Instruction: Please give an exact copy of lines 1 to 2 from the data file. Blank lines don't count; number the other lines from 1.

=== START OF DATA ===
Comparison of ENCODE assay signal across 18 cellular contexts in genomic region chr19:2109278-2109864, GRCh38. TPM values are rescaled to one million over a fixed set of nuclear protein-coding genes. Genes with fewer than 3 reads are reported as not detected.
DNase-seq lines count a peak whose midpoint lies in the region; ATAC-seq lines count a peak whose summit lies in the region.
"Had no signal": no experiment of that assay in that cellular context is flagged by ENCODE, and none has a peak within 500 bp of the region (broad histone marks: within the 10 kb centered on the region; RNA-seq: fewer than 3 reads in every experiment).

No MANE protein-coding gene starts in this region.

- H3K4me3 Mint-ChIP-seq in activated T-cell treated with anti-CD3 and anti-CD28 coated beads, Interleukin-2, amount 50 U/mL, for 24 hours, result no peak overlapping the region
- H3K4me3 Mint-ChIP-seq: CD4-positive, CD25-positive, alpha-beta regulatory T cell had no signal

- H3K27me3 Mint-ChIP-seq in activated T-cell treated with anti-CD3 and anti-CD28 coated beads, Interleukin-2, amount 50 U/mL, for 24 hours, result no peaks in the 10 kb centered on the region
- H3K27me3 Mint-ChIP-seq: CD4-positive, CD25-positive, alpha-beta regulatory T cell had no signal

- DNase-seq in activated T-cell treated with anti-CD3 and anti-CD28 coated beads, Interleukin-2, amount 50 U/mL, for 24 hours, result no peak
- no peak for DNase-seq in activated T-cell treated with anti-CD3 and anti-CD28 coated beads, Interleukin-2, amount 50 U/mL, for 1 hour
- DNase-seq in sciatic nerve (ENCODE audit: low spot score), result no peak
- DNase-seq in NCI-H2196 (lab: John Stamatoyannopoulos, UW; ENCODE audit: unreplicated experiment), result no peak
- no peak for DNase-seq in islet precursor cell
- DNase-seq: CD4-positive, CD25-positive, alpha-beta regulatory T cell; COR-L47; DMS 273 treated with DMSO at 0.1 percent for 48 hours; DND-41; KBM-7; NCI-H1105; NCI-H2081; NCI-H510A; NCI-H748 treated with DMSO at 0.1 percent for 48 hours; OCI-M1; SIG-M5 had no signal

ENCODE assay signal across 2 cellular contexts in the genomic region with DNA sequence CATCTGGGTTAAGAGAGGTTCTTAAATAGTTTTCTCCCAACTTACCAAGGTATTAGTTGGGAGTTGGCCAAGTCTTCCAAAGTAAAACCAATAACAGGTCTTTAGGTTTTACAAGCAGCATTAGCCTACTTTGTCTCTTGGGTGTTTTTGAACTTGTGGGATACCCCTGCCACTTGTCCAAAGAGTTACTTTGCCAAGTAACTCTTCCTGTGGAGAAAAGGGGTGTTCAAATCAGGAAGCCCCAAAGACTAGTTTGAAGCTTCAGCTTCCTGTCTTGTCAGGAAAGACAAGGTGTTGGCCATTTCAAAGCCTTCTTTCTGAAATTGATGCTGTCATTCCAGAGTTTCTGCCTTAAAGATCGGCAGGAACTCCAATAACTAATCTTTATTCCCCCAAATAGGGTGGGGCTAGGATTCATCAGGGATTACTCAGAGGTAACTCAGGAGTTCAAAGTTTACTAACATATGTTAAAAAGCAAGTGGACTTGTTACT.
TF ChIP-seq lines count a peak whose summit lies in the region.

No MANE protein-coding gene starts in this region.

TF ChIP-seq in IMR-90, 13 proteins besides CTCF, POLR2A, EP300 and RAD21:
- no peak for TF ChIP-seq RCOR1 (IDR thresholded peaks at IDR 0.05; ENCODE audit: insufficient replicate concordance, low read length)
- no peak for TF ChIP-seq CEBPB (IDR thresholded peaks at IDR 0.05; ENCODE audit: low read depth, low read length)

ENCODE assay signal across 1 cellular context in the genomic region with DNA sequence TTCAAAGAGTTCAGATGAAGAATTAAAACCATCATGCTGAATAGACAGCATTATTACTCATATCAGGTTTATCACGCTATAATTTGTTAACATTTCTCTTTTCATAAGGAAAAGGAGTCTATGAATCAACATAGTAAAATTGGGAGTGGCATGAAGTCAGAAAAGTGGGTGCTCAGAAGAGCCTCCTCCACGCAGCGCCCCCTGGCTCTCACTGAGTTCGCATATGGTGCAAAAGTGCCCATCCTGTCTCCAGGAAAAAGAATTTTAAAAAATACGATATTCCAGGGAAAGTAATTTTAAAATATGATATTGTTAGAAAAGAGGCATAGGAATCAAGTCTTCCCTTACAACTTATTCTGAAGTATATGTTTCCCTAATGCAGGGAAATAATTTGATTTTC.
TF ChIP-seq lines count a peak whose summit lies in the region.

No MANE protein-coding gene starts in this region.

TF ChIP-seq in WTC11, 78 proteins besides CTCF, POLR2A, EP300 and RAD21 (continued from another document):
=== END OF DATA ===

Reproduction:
Comparison of ENCODE assay signal across 18 cellular contexts in genomic region chr19:2109278-2109864, GRCh38. TPM values are rescaled to one million over a fixed set of nuclear protein-coding genes. Genes with fewer than 3 reads are reported as not detected.
DNase-seq lines count a peak whose midpoint lies in the region; ATAC-seq lines count a peak whose summit lies in the region.